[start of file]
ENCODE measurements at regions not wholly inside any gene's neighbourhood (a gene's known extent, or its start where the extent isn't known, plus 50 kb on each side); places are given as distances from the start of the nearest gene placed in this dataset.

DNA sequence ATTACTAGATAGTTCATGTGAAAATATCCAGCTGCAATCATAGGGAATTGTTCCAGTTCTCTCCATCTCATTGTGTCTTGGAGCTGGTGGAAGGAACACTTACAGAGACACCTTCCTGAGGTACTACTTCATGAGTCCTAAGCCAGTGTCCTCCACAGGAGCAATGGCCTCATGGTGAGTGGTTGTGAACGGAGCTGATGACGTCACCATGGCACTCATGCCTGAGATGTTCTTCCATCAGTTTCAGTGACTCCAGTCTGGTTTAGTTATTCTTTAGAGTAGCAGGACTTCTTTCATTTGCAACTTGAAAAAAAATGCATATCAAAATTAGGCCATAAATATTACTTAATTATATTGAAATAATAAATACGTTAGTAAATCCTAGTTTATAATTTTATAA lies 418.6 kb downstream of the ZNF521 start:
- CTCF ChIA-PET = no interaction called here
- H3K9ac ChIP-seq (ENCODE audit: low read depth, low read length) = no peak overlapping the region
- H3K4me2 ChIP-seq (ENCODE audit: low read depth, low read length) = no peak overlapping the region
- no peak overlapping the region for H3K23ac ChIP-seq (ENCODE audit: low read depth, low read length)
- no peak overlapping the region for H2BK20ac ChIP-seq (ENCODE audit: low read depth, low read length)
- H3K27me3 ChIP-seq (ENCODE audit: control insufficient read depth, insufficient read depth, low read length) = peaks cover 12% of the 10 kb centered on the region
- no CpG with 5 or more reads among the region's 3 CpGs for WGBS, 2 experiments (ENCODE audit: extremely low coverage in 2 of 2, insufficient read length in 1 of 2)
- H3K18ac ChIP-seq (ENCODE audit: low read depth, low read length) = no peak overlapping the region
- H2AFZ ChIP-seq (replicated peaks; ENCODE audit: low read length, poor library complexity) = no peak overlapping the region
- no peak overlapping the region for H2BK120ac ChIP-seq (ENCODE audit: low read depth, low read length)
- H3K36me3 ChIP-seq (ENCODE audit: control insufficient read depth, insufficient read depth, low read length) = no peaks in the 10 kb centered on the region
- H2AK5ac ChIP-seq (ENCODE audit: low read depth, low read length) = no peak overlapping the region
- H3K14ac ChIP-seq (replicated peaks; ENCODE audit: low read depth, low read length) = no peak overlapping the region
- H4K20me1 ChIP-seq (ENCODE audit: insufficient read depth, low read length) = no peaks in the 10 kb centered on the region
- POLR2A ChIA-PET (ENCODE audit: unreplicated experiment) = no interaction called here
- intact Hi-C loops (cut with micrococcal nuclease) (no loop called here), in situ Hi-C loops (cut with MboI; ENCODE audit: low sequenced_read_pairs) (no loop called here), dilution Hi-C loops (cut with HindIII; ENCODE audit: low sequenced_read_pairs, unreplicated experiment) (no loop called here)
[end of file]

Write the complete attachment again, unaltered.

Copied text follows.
ENCODE measurements at regions not wholly inside any gene's neighbourhood (a gene's known extent, or its start where the extent isn't known, plus 50 kb on each side); places are given as distances from the start of the nearest gene placed in this dataset.

DNA sequence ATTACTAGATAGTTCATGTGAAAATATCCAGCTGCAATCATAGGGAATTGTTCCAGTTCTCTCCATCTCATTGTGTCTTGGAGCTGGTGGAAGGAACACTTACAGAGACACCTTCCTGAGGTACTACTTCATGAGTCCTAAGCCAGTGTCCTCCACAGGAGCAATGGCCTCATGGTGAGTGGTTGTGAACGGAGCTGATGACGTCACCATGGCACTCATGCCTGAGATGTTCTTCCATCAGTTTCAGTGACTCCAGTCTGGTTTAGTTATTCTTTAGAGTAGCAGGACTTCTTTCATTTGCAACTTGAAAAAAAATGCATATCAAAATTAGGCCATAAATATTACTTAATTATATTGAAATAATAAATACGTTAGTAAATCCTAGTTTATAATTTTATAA lies 418.6 kb downstream of the ZNF521 start:
- CTCF ChIA-PET = no interaction called here
- H3K9ac ChIP-seq (ENCODE audit: low read depth, low read length) = no peak overlapping the region
- H3K4me2 ChIP-seq (ENCODE audit: low read depth, low read length) = no peak overlapping the region
- no peak overlapping the region for H3K23ac ChIP-seq (ENCODE audit: low read depth, low read length)
- no peak overlapping the region for H2BK20ac ChIP-seq (ENCODE audit: low read depth, low read length)
- H3K27me3 ChIP-seq (ENCODE audit: control insufficient read depth, insufficient read depth, low read length) = peaks cover 12% of the 10 kb centered on the region
- no CpG with 5 or more reads among the region's 3 CpGs for WGBS, 2 experiments (ENCODE audit: extremely low coverage in 2 of 2, insufficient read length in 1 of 2)
- H3K18ac ChIP-seq (ENCODE audit: low read depth, low read length) = no peak overlapping the region
- H2AFZ ChIP-seq (replicated peaks; ENCODE audit: low read length, poor library complexity) = no peak overlapping the region
- no peak overlapping the region for H2BK120ac ChIP-seq (ENCODE audit: low read depth, low read length)
- H3K36me3 ChIP-seq (ENCODE audit: control insufficient read depth, insufficient read depth, low read length) = no peaks in the 10 kb centered on the region
- H2AK5ac ChIP-seq (ENCODE audit: low read depth, low read length) = no peak overlapping the region
- H3K14ac ChIP-seq (replicated peaks; ENCODE audit: low read depth, low read length) = no peak overlapping the region
- H4K20me1 ChIP-seq (ENCODE audit: insufficient read depth, low read length) = no peaks in the 10 kb centered on the region
- POLR2A ChIA-PET (ENCODE audit: unreplicated experiment) = no interaction called here
- intact Hi-C loops (cut with micrococcal nuclease) (no loop called here), in situ Hi-C loops (cut with MboI; ENCODE audit: low sequenced_read_pairs) (no loop called here), dilution Hi-C loops (cut with HindIII; ENCODE audit: low sequenced_read_pairs, unreplicated experiment) (no loop called here)